Get ready, get set - click. Internet wagering is coming next month to home computers and portable electronic devices in what represents a new era of gambling for New Jersey.

The state Division of Gaming Enforcement announced Friday that Internet gambling will launch on Nov. 26 after a test period for the Atlantic City casinos and their Web partners.

There will be a five-day trial period of "soft play" starting Nov. 21 to test the system in a live environment. Soft play would be restricted to invited patrons only. Full-fledged Internet gambling would begin at 9 a.m. on Nov. 26 if there are no problems during the test.

Internet wagering on slots and table games represents the biggest expansion of gambling in Atlantic City since the casino era began in 1978. New Jersey joins Nevada and Delaware as the only states so far to legalize online gambling.

Gamblers will be able to use their home computers, smartphones and other electronic devices to play online, as long as they are within New Jersey's borders. Players will set up accounts with the casinos or their Web partners to gamble.

The Division of Gaming Enforcement said safeguards are built into the digital system to restrict play within New Jersey and prevent children or banned gamblers from playing online. For instance, pass codes and other security features will be set up to block children from accessing their parents' or another adult's online accounts.

In another key safeguard, New Jersey will automatically extend its list of "self-excluded" gamblers to the betting websites. Currently, compulsive gamblers may voluntarily ban themselves from casinos by signing up for an exclusion list.

New Jersey's foray into Internet gambling has attracted some of the biggest names of online wagering in Europe. They have formed partnerships with the Atlantic City casinos to capitalize on the emerging Internet gambling market in the United States.

Online gambling will become an $8.5 billion business in the United States within five years, according to estimates by Linwood-based casino consulting company Spectrum Gaming Group. Spectrum estimated Atlantic City casinos will initially reap $400 million in annual revenue from New Jersey's online gambling operations.

The new source of revenue is expected to help the casinos recover from a seven-year decline in slot and table games winnings from their brick-and-mortar operations. Casinos are hoping online gambling will complement their land-based operations instead of cannibalizing the Atlantic City visitor market.

Robert Heller, president and chief executive officer of Spectrum Gaming Capital, a Spectrum Gaming Group company, said collaboration between casinos and their Web partners will be crucial.

"We came out strongly that it is complementary, but only as so far that it's done in concert and directly in relationship with the casinos. If there's no physical connection attached to the customers or connectivity to the casino, it may not be as impactful," said Heller, who has studied Internet gambling.

Ten of the casinos have lined up Web partners. Only Revel Casino-Hotel and the Atlantic Club Casino Hotel have not yet disclosed their plans for online wagering., the Web partner of Borgata Hotel Casino & Spa, said last month that its paperwork is complete and it will be ready to launch its Internet gambling operations as soon as New Jersey gives the final go-ahead. is best known for its brand in Europe and the World Poker Tour franchise.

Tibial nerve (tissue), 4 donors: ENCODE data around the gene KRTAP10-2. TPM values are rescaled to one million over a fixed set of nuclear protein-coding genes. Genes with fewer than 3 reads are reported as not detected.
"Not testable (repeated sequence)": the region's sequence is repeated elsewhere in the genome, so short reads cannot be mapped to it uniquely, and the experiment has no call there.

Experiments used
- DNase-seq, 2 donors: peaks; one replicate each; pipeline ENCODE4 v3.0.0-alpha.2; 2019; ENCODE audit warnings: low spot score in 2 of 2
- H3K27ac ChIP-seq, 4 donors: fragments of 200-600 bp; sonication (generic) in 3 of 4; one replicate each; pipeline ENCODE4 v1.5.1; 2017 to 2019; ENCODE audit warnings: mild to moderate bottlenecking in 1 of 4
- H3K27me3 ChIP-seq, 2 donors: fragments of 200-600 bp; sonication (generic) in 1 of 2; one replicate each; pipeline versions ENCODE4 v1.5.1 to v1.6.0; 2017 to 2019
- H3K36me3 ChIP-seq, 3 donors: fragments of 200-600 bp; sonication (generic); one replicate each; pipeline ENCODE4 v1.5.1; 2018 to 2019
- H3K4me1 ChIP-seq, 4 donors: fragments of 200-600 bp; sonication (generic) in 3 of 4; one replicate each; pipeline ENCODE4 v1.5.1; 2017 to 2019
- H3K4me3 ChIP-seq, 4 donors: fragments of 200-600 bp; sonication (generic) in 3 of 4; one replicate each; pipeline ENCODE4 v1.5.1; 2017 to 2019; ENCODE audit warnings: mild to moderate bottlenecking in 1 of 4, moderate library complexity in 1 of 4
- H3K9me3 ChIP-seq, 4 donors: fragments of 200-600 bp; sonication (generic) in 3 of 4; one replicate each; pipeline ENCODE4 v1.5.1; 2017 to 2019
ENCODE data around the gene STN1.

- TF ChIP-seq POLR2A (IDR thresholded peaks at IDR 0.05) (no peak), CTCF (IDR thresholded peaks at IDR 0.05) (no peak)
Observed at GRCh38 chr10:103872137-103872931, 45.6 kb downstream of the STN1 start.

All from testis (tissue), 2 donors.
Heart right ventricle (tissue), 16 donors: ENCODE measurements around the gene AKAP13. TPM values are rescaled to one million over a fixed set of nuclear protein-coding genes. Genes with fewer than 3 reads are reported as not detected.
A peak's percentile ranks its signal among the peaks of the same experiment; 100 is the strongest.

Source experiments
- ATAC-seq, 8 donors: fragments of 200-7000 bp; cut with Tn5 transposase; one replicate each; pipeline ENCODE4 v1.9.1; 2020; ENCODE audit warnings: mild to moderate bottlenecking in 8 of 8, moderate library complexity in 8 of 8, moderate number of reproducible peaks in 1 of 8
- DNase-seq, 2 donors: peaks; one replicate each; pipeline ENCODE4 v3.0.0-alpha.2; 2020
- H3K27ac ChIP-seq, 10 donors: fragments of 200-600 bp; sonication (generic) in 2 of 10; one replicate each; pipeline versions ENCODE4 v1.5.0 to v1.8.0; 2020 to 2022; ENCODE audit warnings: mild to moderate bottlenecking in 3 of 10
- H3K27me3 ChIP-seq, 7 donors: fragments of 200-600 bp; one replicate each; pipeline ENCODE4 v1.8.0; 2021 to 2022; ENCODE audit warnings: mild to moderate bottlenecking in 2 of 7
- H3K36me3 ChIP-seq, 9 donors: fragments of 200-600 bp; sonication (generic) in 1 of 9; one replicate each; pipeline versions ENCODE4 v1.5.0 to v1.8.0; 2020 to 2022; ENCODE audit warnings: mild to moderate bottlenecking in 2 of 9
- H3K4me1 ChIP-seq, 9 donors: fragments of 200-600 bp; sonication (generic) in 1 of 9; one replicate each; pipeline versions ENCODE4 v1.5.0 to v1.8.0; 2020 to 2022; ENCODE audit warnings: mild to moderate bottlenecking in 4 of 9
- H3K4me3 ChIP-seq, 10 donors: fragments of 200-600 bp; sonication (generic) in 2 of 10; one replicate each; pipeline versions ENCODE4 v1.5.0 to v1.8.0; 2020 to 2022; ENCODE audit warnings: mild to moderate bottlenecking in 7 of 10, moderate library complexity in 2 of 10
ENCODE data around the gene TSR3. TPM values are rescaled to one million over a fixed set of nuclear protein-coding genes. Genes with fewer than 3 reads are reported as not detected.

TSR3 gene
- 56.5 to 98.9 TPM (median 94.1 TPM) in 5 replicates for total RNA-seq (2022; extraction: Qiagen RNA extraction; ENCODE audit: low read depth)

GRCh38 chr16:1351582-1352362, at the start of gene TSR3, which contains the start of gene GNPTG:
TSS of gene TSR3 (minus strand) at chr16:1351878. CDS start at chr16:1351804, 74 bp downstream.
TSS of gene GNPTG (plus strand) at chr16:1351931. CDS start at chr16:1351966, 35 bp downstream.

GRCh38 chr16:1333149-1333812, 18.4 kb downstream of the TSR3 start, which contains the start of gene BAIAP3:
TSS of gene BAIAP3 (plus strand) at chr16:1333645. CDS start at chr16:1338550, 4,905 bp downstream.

Caesars Entertainment, owner of the Bally's, Caesars, Harrah's Resort and Showboat casinos, is teaming up with 888 Holdings for Web betting.

Tropicana Casino and Resort's Internet partner is Gamesys Limited, which operates the website in Europe.

Resorts Casino Hotel is pairing up with PokerStars, the world's largest poker website. PokerStars aligned itself with Resorts after its plan to buy the Atlantic Club collapsed.

Trump Taj Mahal Casino Resort is using Ultimate Gaming as its Web partner. Ultimate Gaming was the first company to launch online poker when it began this year in Nevada.

Tobin Prior, CEO of Ultimate Gaming, said the company is making every effort to be ready by New Jersey's Nov. 26 target date. He noted that Ultimate Gaming's ability to go live depends on final approval from regulators and the testing labs.

"This is an exciting time for the real-money online gaming industry and a new era where a high standard of regulation is meeting technological innovation," Prior said in a statement. "As the first company to go live for real-money online casino gaming in the U.S., our team at Ultimate Gaming knows how hard it is to develop the necessary compliance features."

The Taj Mahal's sister property, Trump Plaza Hotel and Casino, is teaming up with Web company Betfair, Wall Street analysts have reported.

Golden Nugget Atlantic City will offer Internet gambling under its own brand, although it is using Bally Technologies as its technology provider. Golden Nugget's parent company, Landry's Inc., announced in August that it will consider selling the casino or its Internet gambling rights.

More than 40 companies have submitted applications to the Division of Gaming Enforcement for New Jersey Internet licenses. State investigators will scrutinize their background before ruling whether those companies qualify for a license.

Most of the regulations governing online gambling will take effect Oct. 21, with another set being published on Oct. 28.

Contact Donald Wittkowski: